Advances in cancer treatment have significantly prolonged survival, and thus the appearance of pain as a sequela is becoming more prominent (Bennett et al., 2012; Liu et al., 2017). Cancer treatment-related pain may include bone pain immediately after radiotherapy (Loblaw et al., 2007; Hird et al., 2009) and post-surgical pain due to mastectomy, neck lymph node dissection, laparotomy, and thoracotomy or due to nerve sacrifice during surgery, such as post-thoracotomy pain syndrome (Brown et al., 2014; Liu et al., 2017). Mixed pain is common when caused by cancer treatments (Urch and Dickenson, 2008; Fallon, 2013); however, pain resulting from chemotherapy, termed chemotherapy-induced peripheral neuropathy (CIPN), is the most common and purely neuropathic in nature (Lema et al., 2010). CIPN usually exhibits dose-dependence and distribution through the upper and lower extremities. CIPN can persist for several months to years, even after discontinuation of chemotherapy. Symptoms can include sensory loss, paresthesia, dysesthesia, and pain (Loprinzi et al., 2007; Grisold et al., 2012; Sisignano et al., 2014).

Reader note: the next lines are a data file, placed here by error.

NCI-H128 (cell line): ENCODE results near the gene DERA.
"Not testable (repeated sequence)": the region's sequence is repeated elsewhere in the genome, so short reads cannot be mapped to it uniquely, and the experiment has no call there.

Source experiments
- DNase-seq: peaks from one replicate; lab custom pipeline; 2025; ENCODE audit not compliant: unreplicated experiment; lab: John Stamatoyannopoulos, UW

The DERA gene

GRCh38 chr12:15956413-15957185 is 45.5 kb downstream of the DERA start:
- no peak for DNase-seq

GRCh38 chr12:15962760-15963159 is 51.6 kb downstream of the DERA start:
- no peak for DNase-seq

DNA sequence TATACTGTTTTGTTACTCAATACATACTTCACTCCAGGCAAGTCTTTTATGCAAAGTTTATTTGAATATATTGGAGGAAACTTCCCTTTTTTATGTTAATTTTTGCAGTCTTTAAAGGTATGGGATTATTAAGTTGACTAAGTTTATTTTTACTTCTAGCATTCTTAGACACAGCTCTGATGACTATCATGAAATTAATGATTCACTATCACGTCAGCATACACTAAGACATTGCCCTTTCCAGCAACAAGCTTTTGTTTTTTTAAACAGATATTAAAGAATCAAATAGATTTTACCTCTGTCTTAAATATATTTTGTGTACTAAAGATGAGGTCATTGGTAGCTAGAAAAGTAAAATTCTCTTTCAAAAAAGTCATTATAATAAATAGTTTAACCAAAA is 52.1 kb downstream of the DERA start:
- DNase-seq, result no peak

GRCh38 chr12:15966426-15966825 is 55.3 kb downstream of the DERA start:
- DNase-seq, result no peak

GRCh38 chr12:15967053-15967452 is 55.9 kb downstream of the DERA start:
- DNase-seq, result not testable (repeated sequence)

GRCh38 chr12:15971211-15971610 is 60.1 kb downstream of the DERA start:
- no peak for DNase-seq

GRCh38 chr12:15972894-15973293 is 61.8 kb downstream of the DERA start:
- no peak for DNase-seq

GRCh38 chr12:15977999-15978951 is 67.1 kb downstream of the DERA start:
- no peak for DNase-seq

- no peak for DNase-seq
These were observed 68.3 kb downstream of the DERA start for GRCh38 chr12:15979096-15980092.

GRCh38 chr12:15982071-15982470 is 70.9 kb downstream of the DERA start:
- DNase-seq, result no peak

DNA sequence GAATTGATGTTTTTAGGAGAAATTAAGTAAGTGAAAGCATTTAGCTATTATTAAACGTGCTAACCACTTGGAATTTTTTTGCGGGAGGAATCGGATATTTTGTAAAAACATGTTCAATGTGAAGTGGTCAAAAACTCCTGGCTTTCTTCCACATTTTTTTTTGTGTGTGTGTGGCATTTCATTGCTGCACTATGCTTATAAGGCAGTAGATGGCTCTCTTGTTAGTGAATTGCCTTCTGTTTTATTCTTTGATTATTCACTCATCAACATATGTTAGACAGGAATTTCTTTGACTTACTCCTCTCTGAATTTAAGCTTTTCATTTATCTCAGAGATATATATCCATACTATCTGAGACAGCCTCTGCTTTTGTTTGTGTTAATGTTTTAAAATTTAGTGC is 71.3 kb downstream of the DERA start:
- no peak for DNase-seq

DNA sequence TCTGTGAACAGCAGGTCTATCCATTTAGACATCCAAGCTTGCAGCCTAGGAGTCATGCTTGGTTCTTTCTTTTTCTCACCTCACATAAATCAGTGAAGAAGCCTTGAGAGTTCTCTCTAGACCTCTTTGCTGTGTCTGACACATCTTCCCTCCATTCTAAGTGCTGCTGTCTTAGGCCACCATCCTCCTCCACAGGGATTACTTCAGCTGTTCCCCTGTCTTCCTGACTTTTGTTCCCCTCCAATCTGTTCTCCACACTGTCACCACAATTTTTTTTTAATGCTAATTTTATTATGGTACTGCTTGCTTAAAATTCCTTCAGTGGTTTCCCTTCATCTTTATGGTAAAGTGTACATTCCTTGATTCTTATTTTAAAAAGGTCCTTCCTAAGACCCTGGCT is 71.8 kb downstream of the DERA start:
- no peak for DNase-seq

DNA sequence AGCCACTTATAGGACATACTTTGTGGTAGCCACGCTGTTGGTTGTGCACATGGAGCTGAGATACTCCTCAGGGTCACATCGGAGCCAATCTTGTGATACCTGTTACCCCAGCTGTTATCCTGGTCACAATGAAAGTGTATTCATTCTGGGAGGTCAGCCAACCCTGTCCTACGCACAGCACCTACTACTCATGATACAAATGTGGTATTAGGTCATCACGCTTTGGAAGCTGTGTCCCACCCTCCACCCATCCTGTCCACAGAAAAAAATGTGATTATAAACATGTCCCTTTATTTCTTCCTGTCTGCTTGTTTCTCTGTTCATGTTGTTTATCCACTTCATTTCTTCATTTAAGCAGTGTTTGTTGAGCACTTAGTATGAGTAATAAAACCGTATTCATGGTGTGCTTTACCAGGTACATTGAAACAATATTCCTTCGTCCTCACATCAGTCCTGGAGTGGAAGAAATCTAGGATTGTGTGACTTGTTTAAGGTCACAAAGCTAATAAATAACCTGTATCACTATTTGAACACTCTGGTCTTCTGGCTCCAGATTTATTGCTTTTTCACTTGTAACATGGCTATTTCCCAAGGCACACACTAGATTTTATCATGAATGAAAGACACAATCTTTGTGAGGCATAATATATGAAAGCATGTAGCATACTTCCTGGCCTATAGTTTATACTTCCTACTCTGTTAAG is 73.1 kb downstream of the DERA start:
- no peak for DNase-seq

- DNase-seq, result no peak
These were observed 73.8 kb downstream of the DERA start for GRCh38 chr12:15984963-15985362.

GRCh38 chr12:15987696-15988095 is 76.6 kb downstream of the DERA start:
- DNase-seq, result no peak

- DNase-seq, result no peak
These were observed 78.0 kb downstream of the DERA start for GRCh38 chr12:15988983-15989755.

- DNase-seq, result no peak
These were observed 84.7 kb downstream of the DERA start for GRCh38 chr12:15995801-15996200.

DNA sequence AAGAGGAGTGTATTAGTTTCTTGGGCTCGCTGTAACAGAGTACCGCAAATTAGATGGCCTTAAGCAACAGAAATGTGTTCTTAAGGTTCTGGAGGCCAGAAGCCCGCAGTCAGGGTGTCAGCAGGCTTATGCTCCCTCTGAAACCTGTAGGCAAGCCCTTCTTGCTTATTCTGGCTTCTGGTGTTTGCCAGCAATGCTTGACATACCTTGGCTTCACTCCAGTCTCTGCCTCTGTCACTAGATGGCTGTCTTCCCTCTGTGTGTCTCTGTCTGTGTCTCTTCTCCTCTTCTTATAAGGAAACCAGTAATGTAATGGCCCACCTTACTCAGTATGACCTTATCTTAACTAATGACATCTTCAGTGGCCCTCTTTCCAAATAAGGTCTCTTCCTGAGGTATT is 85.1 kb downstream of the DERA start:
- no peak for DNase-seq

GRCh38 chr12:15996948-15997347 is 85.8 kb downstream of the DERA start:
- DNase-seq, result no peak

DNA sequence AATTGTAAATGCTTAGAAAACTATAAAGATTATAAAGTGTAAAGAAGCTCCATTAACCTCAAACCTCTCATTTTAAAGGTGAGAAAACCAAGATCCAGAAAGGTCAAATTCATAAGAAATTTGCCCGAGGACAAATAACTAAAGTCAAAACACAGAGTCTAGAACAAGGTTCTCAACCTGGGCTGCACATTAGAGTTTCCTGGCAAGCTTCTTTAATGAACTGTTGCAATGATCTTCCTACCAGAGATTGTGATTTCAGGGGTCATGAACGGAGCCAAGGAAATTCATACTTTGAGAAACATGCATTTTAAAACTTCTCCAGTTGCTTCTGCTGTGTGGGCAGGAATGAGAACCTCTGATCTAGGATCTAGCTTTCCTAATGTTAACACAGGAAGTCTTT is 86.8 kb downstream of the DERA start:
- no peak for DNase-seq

Animal Models of Cancer-Related Pain
To study cancer pain in the laboratory setting, several animal models have been developed over the last 2 decades to assess pain related to cancers in somatic and visceral tissues as well as cancer treatment related pain. These models seek to reflect the complex pain state observed clinically by measuring mechanical, thermal, and spontaneous pain-related behaviors.
Cancer-Related Pain Models